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Typhoid Fever

Typhoid fever, also known simply as typhoid, is a disease caused by the bacterium Salmonella enterica serotype Typhi, also known as Salmonella typhi. The disease manifests with a range of symptoms, from mild to severe, typically beginning six to 30 days after exposure.

Typhoid fever is most common in less developed regions with inadequate water sanitation and is transmitted through the ingestion of food or water contaminated with the faeces of an infected person.

Humans are the exclusive carriers of S. Typhi, and the disease is particularly prevalent in areas such as India, sub-Saharan Africa, and Southeast Asia.

Causative agent: Salmonella enterica serological variant Typhi (shown under a microscope with flagellar stain)
Causative agent: Salmonella enterica serological variant Typhi (shown under a microscope with flagellar stain)

Signs and Symptoms

Typhoid fever typically progresses through three distinct stages if left untreated, each lasting about a week. In the first week, symptoms include a gradually increasing fever, relative bradycardia (Faget sign), malaise, headache, and cough. A quarter of cases may present with epistaxis (bloody nose) and abdominal pain.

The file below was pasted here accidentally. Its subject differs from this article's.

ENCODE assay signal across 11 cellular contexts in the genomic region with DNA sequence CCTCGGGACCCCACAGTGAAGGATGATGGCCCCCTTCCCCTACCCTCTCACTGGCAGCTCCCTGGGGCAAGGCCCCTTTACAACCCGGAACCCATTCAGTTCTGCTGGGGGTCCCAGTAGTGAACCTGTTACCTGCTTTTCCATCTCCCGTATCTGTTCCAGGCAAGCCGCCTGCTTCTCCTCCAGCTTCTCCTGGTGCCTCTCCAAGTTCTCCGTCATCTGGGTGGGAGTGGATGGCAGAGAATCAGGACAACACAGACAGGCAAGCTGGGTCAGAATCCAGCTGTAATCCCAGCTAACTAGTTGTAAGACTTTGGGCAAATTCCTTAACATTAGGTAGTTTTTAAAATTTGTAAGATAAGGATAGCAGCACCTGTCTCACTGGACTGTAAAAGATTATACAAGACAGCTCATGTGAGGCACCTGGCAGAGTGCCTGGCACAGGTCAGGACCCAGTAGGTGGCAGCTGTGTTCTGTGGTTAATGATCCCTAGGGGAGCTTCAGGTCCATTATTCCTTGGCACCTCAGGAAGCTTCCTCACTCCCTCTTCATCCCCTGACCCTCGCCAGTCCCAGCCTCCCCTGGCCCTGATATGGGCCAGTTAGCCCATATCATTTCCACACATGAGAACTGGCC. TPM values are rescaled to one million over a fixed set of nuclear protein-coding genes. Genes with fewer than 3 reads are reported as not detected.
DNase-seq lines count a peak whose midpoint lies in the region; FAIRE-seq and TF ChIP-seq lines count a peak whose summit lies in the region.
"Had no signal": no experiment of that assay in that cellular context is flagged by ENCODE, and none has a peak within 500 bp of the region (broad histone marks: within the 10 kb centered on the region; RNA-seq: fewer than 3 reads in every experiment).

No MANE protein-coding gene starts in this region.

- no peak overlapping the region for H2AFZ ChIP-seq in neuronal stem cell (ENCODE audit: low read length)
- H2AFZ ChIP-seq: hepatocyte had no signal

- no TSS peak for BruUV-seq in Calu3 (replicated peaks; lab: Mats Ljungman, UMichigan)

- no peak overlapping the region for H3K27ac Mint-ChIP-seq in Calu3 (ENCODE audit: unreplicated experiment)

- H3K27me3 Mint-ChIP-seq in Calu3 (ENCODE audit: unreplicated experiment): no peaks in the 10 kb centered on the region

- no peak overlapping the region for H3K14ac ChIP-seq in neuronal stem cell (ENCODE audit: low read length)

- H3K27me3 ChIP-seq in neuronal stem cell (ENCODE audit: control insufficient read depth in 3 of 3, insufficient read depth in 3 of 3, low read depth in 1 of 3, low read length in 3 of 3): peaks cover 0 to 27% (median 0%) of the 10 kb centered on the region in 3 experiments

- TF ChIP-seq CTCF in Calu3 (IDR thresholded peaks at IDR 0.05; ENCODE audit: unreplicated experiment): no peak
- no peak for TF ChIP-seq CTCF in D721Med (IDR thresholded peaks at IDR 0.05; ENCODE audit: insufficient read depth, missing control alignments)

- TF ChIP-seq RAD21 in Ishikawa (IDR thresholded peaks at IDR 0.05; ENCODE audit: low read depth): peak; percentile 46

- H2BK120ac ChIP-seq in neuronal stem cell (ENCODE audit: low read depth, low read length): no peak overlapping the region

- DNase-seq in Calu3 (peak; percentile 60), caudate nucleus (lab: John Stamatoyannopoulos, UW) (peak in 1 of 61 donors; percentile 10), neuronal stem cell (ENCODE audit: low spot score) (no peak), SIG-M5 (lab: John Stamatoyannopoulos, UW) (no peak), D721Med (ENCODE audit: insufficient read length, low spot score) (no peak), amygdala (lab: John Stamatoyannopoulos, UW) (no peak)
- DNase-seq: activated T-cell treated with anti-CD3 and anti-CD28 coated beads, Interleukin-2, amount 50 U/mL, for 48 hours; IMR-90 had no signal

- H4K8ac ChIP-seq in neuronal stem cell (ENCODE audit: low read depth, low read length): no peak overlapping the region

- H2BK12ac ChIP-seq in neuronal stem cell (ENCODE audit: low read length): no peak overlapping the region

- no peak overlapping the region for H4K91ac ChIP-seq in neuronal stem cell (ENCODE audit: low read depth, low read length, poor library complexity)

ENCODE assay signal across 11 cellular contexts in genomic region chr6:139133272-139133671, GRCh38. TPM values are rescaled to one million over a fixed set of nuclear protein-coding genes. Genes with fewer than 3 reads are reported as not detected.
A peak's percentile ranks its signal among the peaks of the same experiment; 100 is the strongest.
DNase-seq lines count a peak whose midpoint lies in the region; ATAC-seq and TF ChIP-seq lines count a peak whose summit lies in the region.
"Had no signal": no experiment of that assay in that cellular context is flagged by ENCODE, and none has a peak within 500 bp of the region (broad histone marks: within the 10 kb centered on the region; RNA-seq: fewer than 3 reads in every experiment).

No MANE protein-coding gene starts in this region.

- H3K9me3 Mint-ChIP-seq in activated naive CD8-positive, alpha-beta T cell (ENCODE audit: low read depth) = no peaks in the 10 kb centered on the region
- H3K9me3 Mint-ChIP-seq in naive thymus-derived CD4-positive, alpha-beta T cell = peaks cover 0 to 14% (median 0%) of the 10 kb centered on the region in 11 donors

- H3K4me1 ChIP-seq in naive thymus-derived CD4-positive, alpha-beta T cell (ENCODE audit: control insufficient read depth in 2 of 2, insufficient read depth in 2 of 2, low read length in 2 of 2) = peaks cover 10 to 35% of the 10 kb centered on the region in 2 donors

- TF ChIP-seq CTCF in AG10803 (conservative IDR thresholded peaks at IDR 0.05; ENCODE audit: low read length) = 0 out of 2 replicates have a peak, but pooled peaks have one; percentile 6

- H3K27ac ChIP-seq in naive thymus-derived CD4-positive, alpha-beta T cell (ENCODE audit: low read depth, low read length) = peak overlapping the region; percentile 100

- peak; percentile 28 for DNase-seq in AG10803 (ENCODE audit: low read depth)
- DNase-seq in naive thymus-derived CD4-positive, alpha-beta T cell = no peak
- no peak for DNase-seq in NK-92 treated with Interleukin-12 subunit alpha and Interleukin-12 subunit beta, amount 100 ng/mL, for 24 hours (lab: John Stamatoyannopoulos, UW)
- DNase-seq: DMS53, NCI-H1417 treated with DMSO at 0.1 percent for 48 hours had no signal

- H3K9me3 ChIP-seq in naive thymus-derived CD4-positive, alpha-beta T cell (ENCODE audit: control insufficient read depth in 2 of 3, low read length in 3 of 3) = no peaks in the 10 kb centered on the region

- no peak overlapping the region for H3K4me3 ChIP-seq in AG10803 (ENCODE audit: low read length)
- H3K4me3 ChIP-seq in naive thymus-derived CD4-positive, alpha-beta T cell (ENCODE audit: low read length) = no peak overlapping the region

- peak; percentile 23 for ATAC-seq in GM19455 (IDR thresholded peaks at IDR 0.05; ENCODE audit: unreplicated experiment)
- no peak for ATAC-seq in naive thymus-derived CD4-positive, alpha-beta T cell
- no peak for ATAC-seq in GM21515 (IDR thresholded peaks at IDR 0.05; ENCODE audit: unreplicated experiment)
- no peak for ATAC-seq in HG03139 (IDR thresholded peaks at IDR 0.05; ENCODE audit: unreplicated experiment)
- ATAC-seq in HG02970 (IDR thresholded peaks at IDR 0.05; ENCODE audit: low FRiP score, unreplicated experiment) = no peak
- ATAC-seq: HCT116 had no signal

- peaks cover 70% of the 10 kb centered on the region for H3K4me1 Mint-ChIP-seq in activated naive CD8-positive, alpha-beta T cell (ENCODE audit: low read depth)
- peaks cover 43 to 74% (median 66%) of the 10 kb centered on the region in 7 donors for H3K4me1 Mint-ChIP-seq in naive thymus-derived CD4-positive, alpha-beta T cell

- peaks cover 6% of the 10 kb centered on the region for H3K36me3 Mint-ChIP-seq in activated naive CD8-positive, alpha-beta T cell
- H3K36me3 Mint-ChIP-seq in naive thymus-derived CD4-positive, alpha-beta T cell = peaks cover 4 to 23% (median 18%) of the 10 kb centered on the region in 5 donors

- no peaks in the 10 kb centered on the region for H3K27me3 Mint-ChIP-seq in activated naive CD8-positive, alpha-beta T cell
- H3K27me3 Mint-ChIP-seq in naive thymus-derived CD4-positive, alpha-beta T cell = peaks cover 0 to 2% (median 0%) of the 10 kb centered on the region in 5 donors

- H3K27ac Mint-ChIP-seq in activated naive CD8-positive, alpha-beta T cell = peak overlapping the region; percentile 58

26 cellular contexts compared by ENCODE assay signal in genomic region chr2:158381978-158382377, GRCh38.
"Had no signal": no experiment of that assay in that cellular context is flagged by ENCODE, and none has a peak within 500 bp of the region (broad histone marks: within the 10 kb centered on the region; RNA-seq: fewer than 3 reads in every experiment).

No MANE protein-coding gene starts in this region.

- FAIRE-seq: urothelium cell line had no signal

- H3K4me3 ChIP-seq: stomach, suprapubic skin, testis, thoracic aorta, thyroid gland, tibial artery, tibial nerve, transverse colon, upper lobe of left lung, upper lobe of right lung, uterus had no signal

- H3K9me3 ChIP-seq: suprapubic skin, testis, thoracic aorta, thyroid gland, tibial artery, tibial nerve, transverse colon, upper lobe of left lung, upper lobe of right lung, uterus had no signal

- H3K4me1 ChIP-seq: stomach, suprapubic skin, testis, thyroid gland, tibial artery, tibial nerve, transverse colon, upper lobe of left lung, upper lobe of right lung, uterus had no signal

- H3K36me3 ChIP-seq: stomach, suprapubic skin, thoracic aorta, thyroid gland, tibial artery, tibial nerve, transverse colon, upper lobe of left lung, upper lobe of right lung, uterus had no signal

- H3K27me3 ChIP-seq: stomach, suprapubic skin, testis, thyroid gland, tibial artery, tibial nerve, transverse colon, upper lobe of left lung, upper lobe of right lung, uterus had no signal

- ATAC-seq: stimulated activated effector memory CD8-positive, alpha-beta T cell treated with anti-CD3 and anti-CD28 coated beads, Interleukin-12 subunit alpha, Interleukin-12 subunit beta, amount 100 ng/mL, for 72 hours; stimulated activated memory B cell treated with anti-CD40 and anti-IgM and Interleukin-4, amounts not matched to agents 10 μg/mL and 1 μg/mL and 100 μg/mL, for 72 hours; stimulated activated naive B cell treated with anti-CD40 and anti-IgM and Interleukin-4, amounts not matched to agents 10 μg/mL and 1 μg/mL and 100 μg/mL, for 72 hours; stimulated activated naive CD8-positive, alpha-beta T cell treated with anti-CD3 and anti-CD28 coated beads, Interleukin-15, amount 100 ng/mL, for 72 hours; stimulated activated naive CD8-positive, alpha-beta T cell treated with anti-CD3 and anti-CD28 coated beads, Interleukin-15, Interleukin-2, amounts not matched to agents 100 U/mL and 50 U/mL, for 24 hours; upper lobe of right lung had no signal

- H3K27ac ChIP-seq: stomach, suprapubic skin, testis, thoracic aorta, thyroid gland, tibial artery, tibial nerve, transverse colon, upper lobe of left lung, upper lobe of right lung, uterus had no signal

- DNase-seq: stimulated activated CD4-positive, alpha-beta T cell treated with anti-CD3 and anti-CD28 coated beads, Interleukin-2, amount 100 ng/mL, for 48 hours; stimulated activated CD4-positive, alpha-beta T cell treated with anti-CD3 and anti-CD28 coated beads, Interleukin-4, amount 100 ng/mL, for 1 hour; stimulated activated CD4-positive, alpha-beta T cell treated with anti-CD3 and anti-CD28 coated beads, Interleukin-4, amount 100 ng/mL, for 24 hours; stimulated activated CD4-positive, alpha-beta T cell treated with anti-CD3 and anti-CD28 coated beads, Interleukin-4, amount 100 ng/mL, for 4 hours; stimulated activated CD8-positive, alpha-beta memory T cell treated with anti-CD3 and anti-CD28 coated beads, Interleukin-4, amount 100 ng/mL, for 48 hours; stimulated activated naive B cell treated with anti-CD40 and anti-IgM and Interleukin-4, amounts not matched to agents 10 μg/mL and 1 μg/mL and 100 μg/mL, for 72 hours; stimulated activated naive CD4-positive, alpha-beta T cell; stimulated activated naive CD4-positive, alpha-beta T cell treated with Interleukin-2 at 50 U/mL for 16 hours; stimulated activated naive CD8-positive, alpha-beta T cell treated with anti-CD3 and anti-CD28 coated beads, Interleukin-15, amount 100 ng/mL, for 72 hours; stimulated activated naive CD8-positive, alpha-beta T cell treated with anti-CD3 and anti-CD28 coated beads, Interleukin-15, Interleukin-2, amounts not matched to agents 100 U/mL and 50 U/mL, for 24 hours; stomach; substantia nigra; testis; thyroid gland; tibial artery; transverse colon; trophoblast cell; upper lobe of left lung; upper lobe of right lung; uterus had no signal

In the second week, the fever reaches a plateau around 40°C (104°F), with bradycardia and delirium. Rose spots may appear on the lower chest and abdomen, and the spleen and liver often enlarge and become tender.

The third week can bring severe complications such as intestinal haemorrhage or perforation, dehydration, respiratory diseases, and neuropsychiatric symptoms. The fever remains high, and the patient may become delirious.

A 1939 conceptual illustration showing various ways that typhoid bacteria can contaminate a water well (centre)
A 1939 conceptual illustration showing various ways that typhoid bacteria can contaminate a water well (centre)

Diagnosis

Diagnosis can be made through blood, bone marrow, or stool cultures, and with the Widal test, which detects antibodies against Salmonella antigens. Rapid diagnostic tests like Tubex, Typhidot, and Test-It have shown moderate accuracy. The Widal test is prone to false positives and negatives and can be time-consuming, while rapid tests offer quicker results but may not be quantitative.

Widal test card
Widal test card

Prevention

Sanitation and hygiene are very important in preventing typhoid fever. Vaccination is also an essential preventive measure, particularly for travellers to endemic regions. Two vaccines are widely used: the live, oral Ty21a vaccine and the injectable typhoid polysaccharide vaccine (Vi antigen vaccine). Both vaccines are effective and recommended for people travelling to areas where typhoid is prevalent.

Doctor administering a typhoid vaccination at a school in San Augustine County, Texas, 1943
Doctor administering a typhoid vaccination at a school in San Augustine County, Texas, 1943

Treatment

Oral Rehydration Therapy